# Why does the pressure of a fluid in motion change?

1. Nov 10, 2014

Hi everyone,

I'm new here and I have a question to all the physicists out here in the forum.

I'm an aerospace engineering student and there is something that has been bothering me for
quite a while.

That is: Why does the static pressure of a fluid in motion change?

Don't get me wrong, I'm not a newbie in the area of fluid mechanics, aerodynamics and CFD.
I would say that I understand the principles of fluid flow and the laws governing fluid
motion pretty well. But what is really happening with the fluid when it accelerates and why
does the pressure, density and temperature change as a result?

So I need a microscopic view of the physics that's going on in a moving fluid parcel. I
attached a sketch of two fluid parcels. One standing still and the other accelerating. By
applying the equation of motion to the moving parcel I was able to derive the Bernoulli
equation and well, of course the pressure changes when the fluid is accelerating. The
pressure is the engine of fluid flow.

But how exactly do the single molecules in this parcel behave during the acceleration and
how does their motion contribute to changes of the flow properties?
Is the parcel streched by different speeds on its boundaries?

If you already know the answer then go for it and make me life easier :)
Thanks!

Here are my theories about what's going on in the fluid:

First of all of course the static pressure is the pressure that can be measured at a wall
normal to the stream or if the fluid is enclosed in a container the static pressure can be
felt on every wall. The pressure is induced by the single molecules that hit the wall.

So now I thought, that when a fluid starts to move the random motion of the molecules is
straightened and the velocity component of the molecules normal to the wall is decreased,
which results in a weaker impulse and hence a decreased static pressure at the wall. But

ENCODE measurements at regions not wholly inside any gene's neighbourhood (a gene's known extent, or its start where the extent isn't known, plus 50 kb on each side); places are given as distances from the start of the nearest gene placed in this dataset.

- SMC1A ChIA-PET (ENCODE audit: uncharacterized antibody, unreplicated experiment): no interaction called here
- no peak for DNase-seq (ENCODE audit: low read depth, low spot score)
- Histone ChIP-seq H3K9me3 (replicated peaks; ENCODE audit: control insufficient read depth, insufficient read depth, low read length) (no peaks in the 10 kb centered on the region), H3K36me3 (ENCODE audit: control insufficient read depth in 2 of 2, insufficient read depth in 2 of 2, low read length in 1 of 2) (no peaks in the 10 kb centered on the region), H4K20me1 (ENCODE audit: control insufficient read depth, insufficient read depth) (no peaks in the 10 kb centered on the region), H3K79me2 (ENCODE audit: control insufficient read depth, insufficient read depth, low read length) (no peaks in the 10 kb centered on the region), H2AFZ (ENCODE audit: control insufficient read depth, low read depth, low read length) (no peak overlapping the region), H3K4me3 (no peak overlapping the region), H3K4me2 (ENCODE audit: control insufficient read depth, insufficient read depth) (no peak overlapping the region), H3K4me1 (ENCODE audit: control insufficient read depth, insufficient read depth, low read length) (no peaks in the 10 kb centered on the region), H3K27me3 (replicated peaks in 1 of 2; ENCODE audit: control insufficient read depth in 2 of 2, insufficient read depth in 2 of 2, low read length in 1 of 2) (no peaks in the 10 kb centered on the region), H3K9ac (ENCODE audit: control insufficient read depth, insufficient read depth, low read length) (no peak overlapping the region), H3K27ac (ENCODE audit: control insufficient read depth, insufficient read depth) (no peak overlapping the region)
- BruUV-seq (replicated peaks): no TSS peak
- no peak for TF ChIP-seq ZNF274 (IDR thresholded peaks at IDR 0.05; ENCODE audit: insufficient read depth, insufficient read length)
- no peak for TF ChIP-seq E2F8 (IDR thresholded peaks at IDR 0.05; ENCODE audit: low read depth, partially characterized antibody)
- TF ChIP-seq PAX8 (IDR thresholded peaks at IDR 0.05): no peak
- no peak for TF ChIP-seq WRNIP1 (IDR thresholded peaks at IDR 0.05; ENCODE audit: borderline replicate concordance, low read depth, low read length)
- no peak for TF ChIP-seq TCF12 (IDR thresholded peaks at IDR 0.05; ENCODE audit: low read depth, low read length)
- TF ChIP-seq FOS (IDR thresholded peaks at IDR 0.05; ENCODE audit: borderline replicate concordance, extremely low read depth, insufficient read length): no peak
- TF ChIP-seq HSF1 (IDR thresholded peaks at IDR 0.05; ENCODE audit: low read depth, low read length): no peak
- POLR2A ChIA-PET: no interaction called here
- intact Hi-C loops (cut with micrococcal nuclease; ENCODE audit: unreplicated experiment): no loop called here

still this model is not really satisfying ...

Maybe at the same time the observed fluid parcel streches and simultaniously its height
decreases, just as a strip of metal would do under tension. So in total the volume would
increase which contributes to less pressure and density. However in an incompressible fluid
the height would just decrease so much so that the volume stays constant and so does the
density. But what's happening with the pressure?

Well, my thoughts are pretty incomplete...

I think if you have read this post till the end you can understand how desperatly I'm
searching for a solution.

I would really appreciate your help!

Cheers!

2. Nov 10, 2014

### Doug Huffman

Pressure is the conserved momentum force on the vessel wall. As the mass flux increases, the resultant perpendicular to the vessel wall diminishes.

3. Nov 11, 2014

Hi Doug,

Ok, so my initial thoughts were not too far off of whats happening.

So the velocity v of a fluid parcel would then be the average velocity of all the molecules together, right? Which means that if my fluid parcel is moving parallel to a wall less molecules will hit the wall, hence a lower pressure will be felt at the wall. Unfourtunately this is not fully satisfying me.

Let's say I am in the middle of a fluid parcel that stands still. Since molecules will hit me I will feel the static pressure. But what pressure will I feel if the parcel and I start to move with a velocity v?
I'm thinking about the resultant velocity of these molecules as the sum of an average velocity component and a fluctuating part, just as the Reynolds decomposition suggests it for turbulent flow. Is the fluctuating velocity component, which is the random motion of the molecules, still the same as before when the parcel was not moving? Or is this part reduced which would correspond to less molecules that hit me and hence a lower static pressure in the middle of the parcel?

I hope you can somehow understand what I mean...

Thanks!

4. Nov 11, 2014

### cjl

The static pressure of a moving parcel of fluid is not necessarily lower than the pressure of a stationary one. Bernoulli's relation is often misunderstood - it says that for an incompressible, inviscid flow, the total pressure 1/2ρV2+P is constant along a streamline as long as there is no energy addition or loss. If you accelerate a parcel of fluid, there could be energy addition, which means that this may not be valid.